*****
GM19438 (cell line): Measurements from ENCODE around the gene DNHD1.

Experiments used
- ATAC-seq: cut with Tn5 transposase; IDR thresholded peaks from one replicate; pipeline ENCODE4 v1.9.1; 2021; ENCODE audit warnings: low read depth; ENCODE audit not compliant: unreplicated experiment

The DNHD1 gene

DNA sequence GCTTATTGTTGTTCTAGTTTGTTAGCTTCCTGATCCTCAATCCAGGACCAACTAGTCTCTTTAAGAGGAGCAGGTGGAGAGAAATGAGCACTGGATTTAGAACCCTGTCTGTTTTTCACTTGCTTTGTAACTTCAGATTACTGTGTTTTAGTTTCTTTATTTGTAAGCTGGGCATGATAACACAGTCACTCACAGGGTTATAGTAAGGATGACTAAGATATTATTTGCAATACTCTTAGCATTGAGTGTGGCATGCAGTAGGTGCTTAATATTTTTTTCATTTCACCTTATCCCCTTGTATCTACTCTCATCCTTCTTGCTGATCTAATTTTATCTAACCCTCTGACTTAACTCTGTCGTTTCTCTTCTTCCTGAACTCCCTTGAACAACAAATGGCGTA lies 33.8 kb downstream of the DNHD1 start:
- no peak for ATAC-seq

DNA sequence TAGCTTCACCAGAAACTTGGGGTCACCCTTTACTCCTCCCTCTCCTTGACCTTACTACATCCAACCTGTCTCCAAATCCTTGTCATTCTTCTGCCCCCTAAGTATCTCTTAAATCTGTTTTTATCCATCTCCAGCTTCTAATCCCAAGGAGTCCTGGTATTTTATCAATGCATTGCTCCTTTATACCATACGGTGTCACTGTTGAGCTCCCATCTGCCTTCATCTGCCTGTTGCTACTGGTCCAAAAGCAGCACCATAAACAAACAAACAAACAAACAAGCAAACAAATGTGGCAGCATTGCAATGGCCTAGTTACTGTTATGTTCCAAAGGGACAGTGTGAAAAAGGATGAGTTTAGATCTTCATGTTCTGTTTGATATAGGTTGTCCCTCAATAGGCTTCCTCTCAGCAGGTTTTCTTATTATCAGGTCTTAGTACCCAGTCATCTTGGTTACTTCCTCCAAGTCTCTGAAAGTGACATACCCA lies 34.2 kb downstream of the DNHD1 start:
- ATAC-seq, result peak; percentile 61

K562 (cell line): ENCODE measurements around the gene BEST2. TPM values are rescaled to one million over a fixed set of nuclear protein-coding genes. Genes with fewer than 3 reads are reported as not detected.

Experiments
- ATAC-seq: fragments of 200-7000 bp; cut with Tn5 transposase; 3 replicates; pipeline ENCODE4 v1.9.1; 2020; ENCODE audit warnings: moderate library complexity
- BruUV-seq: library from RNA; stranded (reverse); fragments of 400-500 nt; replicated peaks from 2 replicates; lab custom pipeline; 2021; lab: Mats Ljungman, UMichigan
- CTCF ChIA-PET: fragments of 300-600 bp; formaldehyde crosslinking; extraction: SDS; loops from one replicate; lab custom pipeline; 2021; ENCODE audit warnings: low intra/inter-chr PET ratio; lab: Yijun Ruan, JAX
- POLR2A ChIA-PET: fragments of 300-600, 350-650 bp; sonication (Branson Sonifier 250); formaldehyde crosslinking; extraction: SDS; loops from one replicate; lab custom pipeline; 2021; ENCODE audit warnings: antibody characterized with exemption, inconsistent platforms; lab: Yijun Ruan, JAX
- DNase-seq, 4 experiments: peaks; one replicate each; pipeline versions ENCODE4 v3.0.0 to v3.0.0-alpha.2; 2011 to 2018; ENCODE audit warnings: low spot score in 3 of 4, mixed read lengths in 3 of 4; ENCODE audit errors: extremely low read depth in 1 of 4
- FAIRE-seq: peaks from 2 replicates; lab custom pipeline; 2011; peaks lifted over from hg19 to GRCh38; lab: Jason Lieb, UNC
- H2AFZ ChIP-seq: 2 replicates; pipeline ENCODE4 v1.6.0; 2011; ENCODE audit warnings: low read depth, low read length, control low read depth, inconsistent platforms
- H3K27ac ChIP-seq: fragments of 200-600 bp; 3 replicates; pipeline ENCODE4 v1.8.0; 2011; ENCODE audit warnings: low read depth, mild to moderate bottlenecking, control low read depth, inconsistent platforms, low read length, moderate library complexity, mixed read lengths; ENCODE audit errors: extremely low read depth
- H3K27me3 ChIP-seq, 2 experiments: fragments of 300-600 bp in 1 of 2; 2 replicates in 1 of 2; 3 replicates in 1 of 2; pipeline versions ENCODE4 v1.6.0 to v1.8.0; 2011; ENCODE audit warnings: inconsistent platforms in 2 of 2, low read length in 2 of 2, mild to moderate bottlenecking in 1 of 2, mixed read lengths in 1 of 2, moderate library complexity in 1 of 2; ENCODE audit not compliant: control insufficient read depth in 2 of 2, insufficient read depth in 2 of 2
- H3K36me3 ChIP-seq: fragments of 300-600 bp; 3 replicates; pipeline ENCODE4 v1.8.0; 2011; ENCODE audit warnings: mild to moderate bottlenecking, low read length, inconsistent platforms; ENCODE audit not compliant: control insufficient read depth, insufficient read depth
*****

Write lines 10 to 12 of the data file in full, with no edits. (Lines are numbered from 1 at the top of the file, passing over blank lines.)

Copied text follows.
Experiments
- ATAC-seq: fragments of 200-7000 bp; cut with Tn5 transposase; 3 replicates; pipeline ENCODE4 v1.9.1; 2020; ENCODE audit warnings: moderate library complexity
- BruUV-seq: library from RNA; stranded (reverse); fragments of 400-500 nt; replicated peaks from 2 replicates; lab custom pipeline; 2021; lab: Mats Ljungman, UMichigan